It was that good!

The Sydney Writers’ Festival unofficially begins each year when the program appears in Spectrum, in The Sydney Morning Herald. I’m usually out of bed like a rocket. Before I’ve even considered my constitutional morning coffee, I’ve retrieved the paper from the front lawn and I’ve circled my favourite events. Time is of the essence. I have to be quick. I don’t want to miss out. Hurry! Hurry! Hurry! I flick straight through to the workshops. They only take around 15 participants so I they book out quickly. There’s no time for procrastination, deliberation or dithering around. It’s decision time. I certainly don’t want a repeat of last year’s stress. Last year, I managed to secure the very last ticket for children’s author Andy Griffiths. That was an event in itself when I somehow managed to trap the ticket online and couldn’t access it. I was literally sweating blood but it was mine.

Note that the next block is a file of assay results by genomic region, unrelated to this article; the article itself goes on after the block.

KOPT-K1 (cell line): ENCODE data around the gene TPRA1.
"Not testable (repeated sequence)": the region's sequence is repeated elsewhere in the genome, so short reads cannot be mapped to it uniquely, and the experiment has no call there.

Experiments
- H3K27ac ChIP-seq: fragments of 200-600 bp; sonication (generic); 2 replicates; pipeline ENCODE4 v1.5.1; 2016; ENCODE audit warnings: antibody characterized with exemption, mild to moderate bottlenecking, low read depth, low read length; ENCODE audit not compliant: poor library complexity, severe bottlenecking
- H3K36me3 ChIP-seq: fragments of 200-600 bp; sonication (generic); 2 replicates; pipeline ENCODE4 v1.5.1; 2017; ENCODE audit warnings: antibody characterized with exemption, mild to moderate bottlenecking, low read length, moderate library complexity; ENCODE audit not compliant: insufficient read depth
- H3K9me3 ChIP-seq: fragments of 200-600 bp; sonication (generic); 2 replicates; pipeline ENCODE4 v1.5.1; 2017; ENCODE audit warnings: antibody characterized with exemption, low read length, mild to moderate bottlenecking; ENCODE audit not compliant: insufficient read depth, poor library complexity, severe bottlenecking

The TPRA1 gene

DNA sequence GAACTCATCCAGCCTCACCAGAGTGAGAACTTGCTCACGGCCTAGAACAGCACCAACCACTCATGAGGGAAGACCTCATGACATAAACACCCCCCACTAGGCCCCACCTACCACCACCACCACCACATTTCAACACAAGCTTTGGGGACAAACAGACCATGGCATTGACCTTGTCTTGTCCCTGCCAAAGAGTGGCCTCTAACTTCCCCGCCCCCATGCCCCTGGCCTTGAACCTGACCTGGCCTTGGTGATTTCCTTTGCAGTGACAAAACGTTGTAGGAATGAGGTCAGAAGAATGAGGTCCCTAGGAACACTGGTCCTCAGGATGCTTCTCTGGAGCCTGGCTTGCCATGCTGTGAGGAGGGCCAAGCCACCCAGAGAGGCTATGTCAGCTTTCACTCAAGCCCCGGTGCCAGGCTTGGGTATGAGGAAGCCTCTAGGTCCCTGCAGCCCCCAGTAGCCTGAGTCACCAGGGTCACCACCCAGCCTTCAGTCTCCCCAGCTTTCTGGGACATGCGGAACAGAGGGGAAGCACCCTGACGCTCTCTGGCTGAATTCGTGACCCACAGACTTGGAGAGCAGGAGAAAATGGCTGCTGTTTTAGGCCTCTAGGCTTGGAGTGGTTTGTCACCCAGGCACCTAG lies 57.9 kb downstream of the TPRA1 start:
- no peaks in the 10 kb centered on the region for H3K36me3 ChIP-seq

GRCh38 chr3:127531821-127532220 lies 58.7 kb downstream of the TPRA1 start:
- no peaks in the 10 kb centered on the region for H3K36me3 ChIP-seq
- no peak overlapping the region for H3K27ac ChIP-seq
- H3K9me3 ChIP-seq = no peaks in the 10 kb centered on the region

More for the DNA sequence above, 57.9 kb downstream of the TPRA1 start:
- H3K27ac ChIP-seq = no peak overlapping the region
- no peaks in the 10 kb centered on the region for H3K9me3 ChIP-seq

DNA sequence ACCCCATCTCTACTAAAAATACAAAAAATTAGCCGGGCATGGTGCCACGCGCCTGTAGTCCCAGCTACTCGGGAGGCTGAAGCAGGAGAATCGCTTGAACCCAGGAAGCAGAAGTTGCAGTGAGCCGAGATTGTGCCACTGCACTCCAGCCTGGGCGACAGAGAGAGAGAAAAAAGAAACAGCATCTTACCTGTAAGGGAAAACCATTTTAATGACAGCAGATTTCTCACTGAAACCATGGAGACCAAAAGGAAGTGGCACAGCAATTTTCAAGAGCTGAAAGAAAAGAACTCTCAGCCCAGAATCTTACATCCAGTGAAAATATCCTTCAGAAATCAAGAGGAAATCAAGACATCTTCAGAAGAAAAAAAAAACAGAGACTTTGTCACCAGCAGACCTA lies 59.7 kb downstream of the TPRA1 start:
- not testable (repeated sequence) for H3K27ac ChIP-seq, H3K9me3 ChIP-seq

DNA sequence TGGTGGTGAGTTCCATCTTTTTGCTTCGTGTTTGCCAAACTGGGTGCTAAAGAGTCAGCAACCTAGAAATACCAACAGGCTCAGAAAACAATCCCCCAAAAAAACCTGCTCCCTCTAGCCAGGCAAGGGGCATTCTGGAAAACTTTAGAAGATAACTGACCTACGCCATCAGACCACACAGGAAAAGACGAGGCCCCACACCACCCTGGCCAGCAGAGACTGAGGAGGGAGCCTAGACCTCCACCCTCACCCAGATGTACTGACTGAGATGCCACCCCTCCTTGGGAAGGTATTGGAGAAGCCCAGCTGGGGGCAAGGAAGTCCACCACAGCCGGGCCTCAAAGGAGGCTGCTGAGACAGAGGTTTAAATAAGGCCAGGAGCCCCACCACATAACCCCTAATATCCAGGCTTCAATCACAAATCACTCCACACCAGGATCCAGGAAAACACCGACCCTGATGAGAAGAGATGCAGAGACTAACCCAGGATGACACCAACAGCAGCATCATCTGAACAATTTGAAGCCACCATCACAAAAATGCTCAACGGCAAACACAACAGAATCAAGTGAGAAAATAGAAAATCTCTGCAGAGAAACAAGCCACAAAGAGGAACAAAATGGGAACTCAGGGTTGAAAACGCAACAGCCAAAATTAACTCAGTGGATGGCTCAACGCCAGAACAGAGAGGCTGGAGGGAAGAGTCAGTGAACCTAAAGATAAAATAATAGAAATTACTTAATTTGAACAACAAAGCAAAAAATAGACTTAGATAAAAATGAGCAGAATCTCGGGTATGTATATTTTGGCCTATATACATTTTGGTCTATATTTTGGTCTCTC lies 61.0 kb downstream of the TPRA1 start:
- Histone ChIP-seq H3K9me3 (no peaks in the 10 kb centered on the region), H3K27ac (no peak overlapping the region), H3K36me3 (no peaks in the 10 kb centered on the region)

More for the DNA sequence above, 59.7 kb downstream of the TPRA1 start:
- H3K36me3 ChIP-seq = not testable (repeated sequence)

Yet, as much as you need to rush, you also need to plan. Be organised. There is a booking fee so if you forget or overlook an event, that’s another booking fee. That means reading through the entire program for a second or even third time to be absolutely sure.

On top of this, there’s what to do with the kids. What am I supposed to do with them while I’m swanning around Sydney being the writer? As much as I might consider my writing “work”, so far it’s not paying the bills and certainly isn’t earning its keep. This makes it hard to justify further expense. Fortunately Mum, Geoff and friends usually help out but that means generally trying to cluster my events on certain days and being very organised. For this reason, I tend to go for pre-booked tickets. I know I have a seat and it’s worth the trip to Sydney.